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Are Delays a Good or Bad Thing?

We take a look at both sides of the "delayed comic" debate.

There's no better feeling than walking into the comic book store on a Wednesday afternoon, finding your favorite books, buying them, and reading them in your favorite chair. Like many readers, I have a few books I like more than any of the other books I read. Those are the books I get excited for most of all. The fans of these books are usually extremely supportive of the writers, artists, and the companies that publish the comics, but what happens when the comics don't come out when they are scheduled to come out?
There's nothing worse than walking into the comic book store and realizing your favorite book isn't coming out this week. On occasion, for many reasons, a comic book can be delayed. It affects the reader in many different ways. Of course, you'll be bummed out if you don't get your book on time, but some people get so mad that they'll stop reading a book altogether. It's a bit harsh, but comic book fans are passionate about reading. Delays are not a new thing, and they're not on the rise anymore than they have been for the past 10 years, but they're just as aggravating as ever. What causes these delays though? 

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There are numerous possible reasons for delays. The one reason most fans are used to is that a writer or artist isn't meeting his or her deadline. This is probably the most common of the all the reasons. Most times, it's understandable. I'm not trying, in any way, to underplay the amount of work writers and arists put into a book, especially since their is so much detail within a piece of writing or art.
Before we get all up-in-arms about artists, do something for me. Take a current book, any one will do, and compare the art to early Marvel or DC books, even something Jack Kirby did. The amount of detail going into art now-a-days makes older books look archaic, even though it's from roughly 40 years ago. It's essentially comparing "the wheel" to a Dodge Challenger. As for the writing side of things, stories are infinity more complex than they used to be. In stead of one-issue stories, we have arcs that span years now with a deep, deep continuity. It's a lot for writers to think about. That being said, many delays can be forgivable overall because the workload for both writers and artists can be great.

 Which picture of Cap (from pencils to inking to color) do you think took longer to complete?
 Which picture of Cap (from pencils to inking to color) do you think took longer to complete?
There are a few other factors in the delay world that aren't as normal. The first is a problem at the printers. This happens very rarely, and sometimes, the company will still put the book out if the problem at the printer is small. The other bigger problem is shipping. Sometimes the distribution of the book never makes it to the comic book store. Usually, it's just a problem at that individual store, but sometimes it can affect a whole region. There are some other delay scenarios, but these four are your main ones.

 3 year delay... Strangely enough, it was worth it.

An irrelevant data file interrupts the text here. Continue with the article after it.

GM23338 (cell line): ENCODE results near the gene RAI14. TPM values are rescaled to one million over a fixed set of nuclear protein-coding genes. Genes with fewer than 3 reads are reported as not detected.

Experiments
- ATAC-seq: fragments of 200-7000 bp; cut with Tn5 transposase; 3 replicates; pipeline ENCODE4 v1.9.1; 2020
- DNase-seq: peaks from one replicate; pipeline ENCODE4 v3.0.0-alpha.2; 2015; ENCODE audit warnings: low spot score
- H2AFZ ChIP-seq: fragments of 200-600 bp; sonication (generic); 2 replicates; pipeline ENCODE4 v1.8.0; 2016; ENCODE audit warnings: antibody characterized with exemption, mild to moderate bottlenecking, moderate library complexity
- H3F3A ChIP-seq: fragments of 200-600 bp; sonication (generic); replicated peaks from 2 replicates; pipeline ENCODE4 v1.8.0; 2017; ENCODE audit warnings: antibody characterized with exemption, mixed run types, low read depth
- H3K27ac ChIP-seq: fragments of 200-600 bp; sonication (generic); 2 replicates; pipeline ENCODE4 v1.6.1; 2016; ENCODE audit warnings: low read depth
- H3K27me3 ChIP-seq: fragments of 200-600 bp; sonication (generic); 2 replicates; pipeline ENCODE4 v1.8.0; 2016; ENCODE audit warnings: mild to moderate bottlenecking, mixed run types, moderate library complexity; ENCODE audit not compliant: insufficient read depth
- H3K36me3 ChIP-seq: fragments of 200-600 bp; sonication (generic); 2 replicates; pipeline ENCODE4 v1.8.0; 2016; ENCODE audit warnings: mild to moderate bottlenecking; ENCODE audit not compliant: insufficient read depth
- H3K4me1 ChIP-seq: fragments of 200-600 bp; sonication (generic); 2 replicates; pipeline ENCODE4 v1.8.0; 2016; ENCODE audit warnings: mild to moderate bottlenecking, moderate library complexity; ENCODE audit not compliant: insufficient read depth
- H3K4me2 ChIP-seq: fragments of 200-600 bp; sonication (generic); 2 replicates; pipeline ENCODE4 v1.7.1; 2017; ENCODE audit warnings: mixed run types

3 year delay... Strangely enough, it was worth it.
Here's my number one problem with massive delays. When it comes to the writer or artist delaying a book. It seems like the person responsible for said delays is never punished. Yes, I'm condoning punishing people that delay comic books, and here's why. Like many people around the world, I go to work every single day, and on occasions I get sick. I may take a day off, or at worst, two days off of work. No big deal, but if I took a month off or even more, I'd be fired and someone else would take my job. Sometimes you'll see books get delayed months, and on a few rare occasions ( Ultimate Wolverine vs Hulk), the delay can be years.
Putting aside situations where there is either a family or health crisis, I've heard numerous times of something minor coming up in a writer or artists' life (moving, new baby, marriage) and the book will be delayed for quite a long time. The thing that gets me is in the digital age, you can draw, ink, color, and write books all from your own home. You really don't have to go anywhere to do your job, assuming you have a home studio if you're an artist. Aside from that, many people that work have these same problems, yet they still get to work every single day without a problem. What has bugged me more than anything was a few years back when an artist for a popular DC book was tweeting that he didn't have time to meet deadlines for a book because he was playing Xbox. A giant facepalm moment.
When it comes down to it, I despise delays, and my first reaction is to stomp my feet about it, like a child, and scream about it on the intrawebs, but overall, they can be seen as a positive thing. As you saw above, art is a lot more complex than it used to be and so is writing. Would you rather have some poorly put together fill-in story for a couple issues (which does happen more than you think) while waiting for your book to come out, or would you rather wait through a delay to get the same quality of book you're accustomed to? Personally, I'd rather wait because I hate rushed fill-in issues. However, if it comes down to massive delays that are more than 2-3 months, I'd rather take the fill-in issues to get me by, even if they are sub-par. What do you guys think about delays? Are they worth it? What delayed book moment sticks out in your mind the most?
Mat "InferiorEgo" Elfring is a comedian, teacher, writer, and comic store employee
Follow his madness on twitter: @ inferiorego